Socially responsible investing has been around for decades, but it has been slow to penetrate the employer-sponsored retirement plan market. This has partially been a result of a Department of Labor opinion released in 2008 that indicated that participant investment in the socially responsible sector should be “rare.” This opinion discouraged many plan providers from including these options for their participants. Since then, most SRI investing has been limited to retail accounts and IRAs.
But times are changing. The DoL issued new guidance in 2015 that allowed fiduciaries to use ESG considerations as "tiebreakers" when comparing otherwise equal investments. And more recently, the DoL updated its guidance to acknowledge that fiduciaries can proactively apply environmental, societal and governance (ESG) factors when making investment decisions, provided they focus on economic merit.
As retail investors and retirement plan participants have grown more knowledgeable and sophisticated in recent years, the demand for investment options that reflect their values has also grown. A survey conducted by LGT, a banking and asset management group run by the royal family of Liechtenstein in 2017 showed that 55% of its plan respondents offered socially responsible investment alternatives, and the Forum for Sustainable and Responsible Investment showed that the asset base in this sector has mushroomed in recent years: $639 billion in 1995; $2.7 trillion in 2007; $6.5 trillion in 2014, and $8.72 trillion in 2016 (these numbers include balances held in qualified plans but did not break them out separately). Such funds can screen companies for a variety of criteria, such as empowering women, ethics/sin, the environment, religious concerns and more.
The Department of Labor issued a new opinion on SRI in late 2015, in the wake of this growth. In its release, U.S. Secretary of Labor Thomas Perez outlined that the Department has nothing against these investments as long as they meet the same fiduciary criteria as any other type of security that is offered in qualified plans. The Department admitted that its 2008 opinion had “unduly discouraged” plan sponsors from including SRI offerings in their plans.
A 2015 survey conducted by Calvert investments also reveals that the vast majority of retirement plan participants today want socially responsible alternatives inside their retirement plans. The survey covered 1,200 plan participants and 300 eligible non-participants, and 87% of them were interested in investment offerings that matched their personal values and over 80% said that they would invest in such offerings if they were available. Over half of them also said that they would be more likely to participate in an employer-sponsored plan if it carried SRI offerings.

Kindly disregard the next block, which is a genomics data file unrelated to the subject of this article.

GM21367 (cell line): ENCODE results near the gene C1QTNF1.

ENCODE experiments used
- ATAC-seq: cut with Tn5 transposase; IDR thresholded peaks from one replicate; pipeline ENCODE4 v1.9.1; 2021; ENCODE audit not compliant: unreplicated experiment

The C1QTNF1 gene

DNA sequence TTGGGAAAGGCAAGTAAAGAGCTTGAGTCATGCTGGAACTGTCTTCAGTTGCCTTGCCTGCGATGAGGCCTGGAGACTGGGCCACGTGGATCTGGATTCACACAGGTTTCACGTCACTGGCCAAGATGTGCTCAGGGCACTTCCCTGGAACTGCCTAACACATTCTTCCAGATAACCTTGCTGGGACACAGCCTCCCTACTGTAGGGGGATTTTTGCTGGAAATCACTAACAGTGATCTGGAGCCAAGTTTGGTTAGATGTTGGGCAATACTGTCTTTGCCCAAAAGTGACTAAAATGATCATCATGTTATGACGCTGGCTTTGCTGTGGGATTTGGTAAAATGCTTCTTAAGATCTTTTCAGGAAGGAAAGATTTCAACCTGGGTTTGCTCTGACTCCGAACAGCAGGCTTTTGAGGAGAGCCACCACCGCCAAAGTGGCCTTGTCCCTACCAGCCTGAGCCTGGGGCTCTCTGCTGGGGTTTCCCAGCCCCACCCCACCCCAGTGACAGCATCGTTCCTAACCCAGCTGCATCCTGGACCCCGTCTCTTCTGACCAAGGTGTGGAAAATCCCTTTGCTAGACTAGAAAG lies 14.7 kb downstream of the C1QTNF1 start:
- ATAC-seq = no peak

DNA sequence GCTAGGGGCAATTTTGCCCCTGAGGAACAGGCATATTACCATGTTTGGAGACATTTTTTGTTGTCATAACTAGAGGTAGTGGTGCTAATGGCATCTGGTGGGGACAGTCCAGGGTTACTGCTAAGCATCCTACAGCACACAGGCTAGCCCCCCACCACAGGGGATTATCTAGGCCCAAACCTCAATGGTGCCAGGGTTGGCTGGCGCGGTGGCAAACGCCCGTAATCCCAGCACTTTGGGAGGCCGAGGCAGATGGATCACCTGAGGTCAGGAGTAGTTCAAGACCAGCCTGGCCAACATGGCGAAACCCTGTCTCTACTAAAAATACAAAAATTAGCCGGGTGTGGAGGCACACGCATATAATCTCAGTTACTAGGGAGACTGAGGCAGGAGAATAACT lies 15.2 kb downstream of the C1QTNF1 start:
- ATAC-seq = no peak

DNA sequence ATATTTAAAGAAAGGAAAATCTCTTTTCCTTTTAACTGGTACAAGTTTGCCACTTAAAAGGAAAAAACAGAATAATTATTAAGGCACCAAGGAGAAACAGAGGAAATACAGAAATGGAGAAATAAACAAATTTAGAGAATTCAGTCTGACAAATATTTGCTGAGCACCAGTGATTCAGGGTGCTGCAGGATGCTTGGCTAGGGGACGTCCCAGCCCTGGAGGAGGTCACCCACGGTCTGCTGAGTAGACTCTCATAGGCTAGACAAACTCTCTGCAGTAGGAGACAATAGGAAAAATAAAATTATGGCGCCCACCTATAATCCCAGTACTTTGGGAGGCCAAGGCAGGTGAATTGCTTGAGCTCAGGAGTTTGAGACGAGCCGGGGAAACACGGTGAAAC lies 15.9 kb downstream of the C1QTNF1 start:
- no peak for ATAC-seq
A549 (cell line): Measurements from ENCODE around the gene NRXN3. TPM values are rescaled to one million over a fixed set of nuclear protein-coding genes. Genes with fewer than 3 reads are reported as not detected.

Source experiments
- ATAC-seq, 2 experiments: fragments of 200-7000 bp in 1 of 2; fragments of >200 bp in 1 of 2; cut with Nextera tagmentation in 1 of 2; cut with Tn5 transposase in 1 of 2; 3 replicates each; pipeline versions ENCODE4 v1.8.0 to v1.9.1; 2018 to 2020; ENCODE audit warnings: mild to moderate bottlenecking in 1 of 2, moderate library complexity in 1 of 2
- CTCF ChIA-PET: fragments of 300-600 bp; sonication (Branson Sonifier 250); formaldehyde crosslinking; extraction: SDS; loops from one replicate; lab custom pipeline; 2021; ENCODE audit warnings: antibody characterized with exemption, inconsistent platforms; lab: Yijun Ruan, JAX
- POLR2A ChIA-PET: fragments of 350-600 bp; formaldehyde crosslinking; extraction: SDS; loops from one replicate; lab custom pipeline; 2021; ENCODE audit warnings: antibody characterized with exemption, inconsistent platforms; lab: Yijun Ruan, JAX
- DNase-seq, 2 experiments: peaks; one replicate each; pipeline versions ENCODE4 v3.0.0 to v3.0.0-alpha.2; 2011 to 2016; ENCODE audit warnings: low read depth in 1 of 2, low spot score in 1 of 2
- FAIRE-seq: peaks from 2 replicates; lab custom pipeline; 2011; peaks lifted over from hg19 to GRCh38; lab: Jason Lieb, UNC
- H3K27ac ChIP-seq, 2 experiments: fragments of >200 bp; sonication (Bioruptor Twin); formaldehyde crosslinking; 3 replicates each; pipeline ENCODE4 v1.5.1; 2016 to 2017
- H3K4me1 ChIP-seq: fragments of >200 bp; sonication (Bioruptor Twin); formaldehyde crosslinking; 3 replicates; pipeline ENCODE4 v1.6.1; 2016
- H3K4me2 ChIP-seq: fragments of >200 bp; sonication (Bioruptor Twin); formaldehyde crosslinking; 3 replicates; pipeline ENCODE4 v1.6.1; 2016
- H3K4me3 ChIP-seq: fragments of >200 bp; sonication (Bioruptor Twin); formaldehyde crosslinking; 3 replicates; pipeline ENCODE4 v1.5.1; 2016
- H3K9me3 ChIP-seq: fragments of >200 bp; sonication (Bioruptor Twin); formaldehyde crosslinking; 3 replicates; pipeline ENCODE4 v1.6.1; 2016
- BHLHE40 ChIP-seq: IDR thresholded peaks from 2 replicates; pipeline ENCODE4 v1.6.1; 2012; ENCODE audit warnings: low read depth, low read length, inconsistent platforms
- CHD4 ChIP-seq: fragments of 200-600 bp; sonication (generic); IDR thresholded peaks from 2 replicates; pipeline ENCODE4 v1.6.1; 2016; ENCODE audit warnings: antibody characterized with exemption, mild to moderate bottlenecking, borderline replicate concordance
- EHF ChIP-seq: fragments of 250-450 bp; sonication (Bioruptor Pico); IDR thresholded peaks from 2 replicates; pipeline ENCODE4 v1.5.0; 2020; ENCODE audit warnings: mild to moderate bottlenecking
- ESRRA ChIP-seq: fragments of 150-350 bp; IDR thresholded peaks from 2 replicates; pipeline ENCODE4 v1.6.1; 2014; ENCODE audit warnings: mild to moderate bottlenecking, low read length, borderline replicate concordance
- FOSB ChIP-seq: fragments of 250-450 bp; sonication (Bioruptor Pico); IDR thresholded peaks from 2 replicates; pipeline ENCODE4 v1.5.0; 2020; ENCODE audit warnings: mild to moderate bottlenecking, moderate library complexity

These numbers speak to the rapid growth of the SRI industry and its popularity among both retirement plan participants and retail investors. Data from Brightscope showed that even as recently as 2009, SRI offerings were found in a mere 9% of funds that were polled. Part of the reason for this growth may be coming from the millennial generation, which has shown a much greater predisposition to invest in offerings that match their philosophies and lifestyles. This generation has shown itself to be much more globally and environmentally minded than its predecessors, and funds that concentrate on companies that have clean environmental track records have seen a rise in consumer sentiment in recent years. Plans at nonprofit entities are also more than twice as likely to offer SRI alternatives as their for-profit counterparts, according to a study done by Asset International.
Another reason that socially responsible investing has become more popular is because there are now a greater number of SRI funds that have performed well in recent years. The TIAA-CREF Social Choice Equity Retail Fund (TICRX) has posted an 11.74 percent average return over the past five years, and the Calvert Equity Portfolio A (CSIEX) has grown by an average of 10.28 percent over the past three years. Other fund families such as the Timothy Group, an investment firm that offers funds that invest in companies that embrace Judeo-Christian values, also has funds that have done well in recent years, such as their Large/Mid Cap Value fund (TLVAX) that has posted a five-year return of 10.45 percent.
Socially responsible investing is rapidly becoming a mainstream sector in the financial marketplace. Qualified plan sponsors that have heretofore avoided SRI offerings in their plans would be wise to think again, as the asset base of these funds has grown exponentially in recent years. There are now enough different types of SRIs to facilitate creating entire portfolios of them for clients who wish to absolutely refrain from financially supporting certain types of companies. But clients need to do their homework to make sure that the SRIs they purchase have screening criteria that match their values exactly, so that there is no chance that they will inadvertently hold shares of a company that deals in activities of which they disapprove.